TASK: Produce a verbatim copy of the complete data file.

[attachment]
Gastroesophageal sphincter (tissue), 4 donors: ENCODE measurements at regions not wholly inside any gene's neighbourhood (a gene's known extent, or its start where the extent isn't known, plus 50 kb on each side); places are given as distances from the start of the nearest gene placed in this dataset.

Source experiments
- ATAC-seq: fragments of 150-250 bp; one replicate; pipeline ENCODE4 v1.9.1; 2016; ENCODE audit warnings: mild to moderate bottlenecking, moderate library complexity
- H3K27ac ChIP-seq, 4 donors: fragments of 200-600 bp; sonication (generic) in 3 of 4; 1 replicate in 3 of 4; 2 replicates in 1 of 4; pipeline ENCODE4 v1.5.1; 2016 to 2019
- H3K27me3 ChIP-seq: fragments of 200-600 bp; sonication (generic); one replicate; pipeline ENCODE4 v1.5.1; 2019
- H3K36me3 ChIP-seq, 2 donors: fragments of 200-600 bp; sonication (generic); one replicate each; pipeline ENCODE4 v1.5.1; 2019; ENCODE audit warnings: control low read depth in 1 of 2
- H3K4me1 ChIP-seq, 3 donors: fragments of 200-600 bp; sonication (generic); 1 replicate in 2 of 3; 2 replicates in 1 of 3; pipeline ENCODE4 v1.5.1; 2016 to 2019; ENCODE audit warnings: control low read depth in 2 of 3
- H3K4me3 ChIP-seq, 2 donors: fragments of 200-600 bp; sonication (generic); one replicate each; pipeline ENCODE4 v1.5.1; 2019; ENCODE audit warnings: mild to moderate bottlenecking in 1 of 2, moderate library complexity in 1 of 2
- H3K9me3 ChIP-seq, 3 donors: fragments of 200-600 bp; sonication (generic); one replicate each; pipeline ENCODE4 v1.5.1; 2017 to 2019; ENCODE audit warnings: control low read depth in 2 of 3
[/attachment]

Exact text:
Gastroesophageal sphincter (tissue), 4 donors: ENCODE measurements at regions not wholly inside any gene's neighbourhood (a gene's known extent, or its start where the extent isn't known, plus 50 kb on each side); places are given as distances from the start of the nearest gene placed in this dataset.

Source experiments
- ATAC-seq: fragments of 150-250 bp; one replicate; pipeline ENCODE4 v1.9.1; 2016; ENCODE audit warnings: mild to moderate bottlenecking, moderate library complexity
- H3K27ac ChIP-seq, 4 donors: fragments of 200-600 bp; sonication (generic) in 3 of 4; 1 replicate in 3 of 4; 2 replicates in 1 of 4; pipeline ENCODE4 v1.5.1; 2016 to 2019
- H3K27me3 ChIP-seq: fragments of 200-600 bp; sonication (generic); one replicate; pipeline ENCODE4 v1.5.1; 2019
- H3K36me3 ChIP-seq, 2 donors: fragments of 200-600 bp; sonication (generic); one replicate each; pipeline ENCODE4 v1.5.1; 2019; ENCODE audit warnings: control low read depth in 1 of 2
- H3K4me1 ChIP-seq, 3 donors: fragments of 200-600 bp; sonication (generic); 1 replicate in 2 of 3; 2 replicates in 1 of 3; pipeline ENCODE4 v1.5.1; 2016 to 2019; ENCODE audit warnings: control low read depth in 2 of 3
- H3K4me3 ChIP-seq, 2 donors: fragments of 200-600 bp; sonication (generic); one replicate each; pipeline ENCODE4 v1.5.1; 2019; ENCODE audit warnings: mild to moderate bottlenecking in 1 of 2, moderate library complexity in 1 of 2
- H3K9me3 ChIP-seq, 3 donors: fragments of 200-600 bp; sonication (generic); one replicate each; pipeline ENCODE4 v1.5.1; 2017 to 2019; ENCODE audit warnings: control low read depth in 2 of 3